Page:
Cities in Iraq: Basra

Cities in Iraq: Basra Last updated on Tuesday 20th April 2010

Iraq's second largest city and main seaport, Basra is situated 130km from the Gulf and 550km south-east of Baghdad.

Originally intended as a military base, the city was founded in AD637 by Caliph Omar. During the 16th century it became an important departure point for Arab trading ships sailing to the Far East.

Because of its location, it was the site of many battles between the Turks -- as it was at this time part of the Ottoman Empire -- and invading Persians or Marsh Arabs.

A Persian attack in 1624 was successfully thwarted by Caliph Ali Pasha and a period of peace and stability ensued. At this time Basra became an important centre for thinkers and poets, but fighting against the Marsh Arabs resumed under the rule of Ali Pasha's son, so this peaceful period was regrettably short.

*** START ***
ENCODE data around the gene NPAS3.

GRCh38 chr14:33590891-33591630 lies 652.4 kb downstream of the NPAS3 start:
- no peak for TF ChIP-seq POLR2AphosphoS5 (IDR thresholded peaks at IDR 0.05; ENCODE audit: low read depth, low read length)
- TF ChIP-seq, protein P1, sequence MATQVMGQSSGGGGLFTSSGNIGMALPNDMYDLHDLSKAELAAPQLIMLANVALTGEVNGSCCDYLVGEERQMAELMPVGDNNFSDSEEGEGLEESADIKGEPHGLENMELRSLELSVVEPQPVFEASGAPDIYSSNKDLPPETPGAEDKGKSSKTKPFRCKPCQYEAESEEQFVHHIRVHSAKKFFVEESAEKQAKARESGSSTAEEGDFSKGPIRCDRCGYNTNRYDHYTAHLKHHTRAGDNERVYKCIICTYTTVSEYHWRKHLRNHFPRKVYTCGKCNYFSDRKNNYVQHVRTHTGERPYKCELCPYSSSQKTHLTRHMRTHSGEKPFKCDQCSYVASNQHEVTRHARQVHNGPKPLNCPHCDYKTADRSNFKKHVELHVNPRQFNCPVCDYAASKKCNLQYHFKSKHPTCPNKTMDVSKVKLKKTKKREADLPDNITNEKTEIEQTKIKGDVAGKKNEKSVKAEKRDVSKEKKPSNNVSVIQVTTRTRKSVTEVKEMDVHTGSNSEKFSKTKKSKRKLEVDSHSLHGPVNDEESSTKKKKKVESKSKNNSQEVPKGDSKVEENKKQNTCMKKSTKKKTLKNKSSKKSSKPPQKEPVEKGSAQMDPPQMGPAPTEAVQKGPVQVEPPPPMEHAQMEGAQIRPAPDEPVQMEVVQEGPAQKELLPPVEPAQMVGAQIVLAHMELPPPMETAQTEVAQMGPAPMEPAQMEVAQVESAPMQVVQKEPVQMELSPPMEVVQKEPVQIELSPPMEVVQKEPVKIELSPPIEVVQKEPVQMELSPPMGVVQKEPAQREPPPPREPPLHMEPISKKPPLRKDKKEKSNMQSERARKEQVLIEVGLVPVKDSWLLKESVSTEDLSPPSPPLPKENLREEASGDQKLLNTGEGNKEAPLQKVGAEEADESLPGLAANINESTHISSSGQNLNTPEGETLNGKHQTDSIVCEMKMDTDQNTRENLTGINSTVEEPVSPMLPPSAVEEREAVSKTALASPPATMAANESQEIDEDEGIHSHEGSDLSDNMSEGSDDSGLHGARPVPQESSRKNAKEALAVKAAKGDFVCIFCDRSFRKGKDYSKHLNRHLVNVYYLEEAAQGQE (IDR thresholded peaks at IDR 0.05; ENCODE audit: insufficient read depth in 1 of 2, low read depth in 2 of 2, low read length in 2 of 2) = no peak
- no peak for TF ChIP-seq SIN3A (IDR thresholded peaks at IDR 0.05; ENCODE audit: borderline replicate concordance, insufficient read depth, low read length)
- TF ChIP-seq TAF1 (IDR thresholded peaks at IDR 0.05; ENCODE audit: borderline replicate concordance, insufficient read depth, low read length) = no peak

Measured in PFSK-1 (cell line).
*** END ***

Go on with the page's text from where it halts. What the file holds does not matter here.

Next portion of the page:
Modern Basra consists of three main areas:

Ashar, which is the old commercial centre, including the Corniche and the bazaars

Margil, which includes the port and modern residential areas

Basra proper, which is the old residential area, where many beautiful, old-style houses are to be found.

There are three museums in Basra -- the Floating Navy Museum, containing war relics; the Basra Museum, containing some Sumerian, Babylonian and Islamic objects; and the Museum for Martyrs of the Persian Aggression, containing displays relating to the sufferings of the ordinary people of Basra during the Iran-Iraq War.

Basra's Bazaar in the Ashar district is full of old houses with balconies leaning over into the narrow streets and beautiful wooden facades in the style of old Arab architecture. It once contained a gold bazaar, selling fine pieces of gold jewellery, but it is not known whether this is still in existence.

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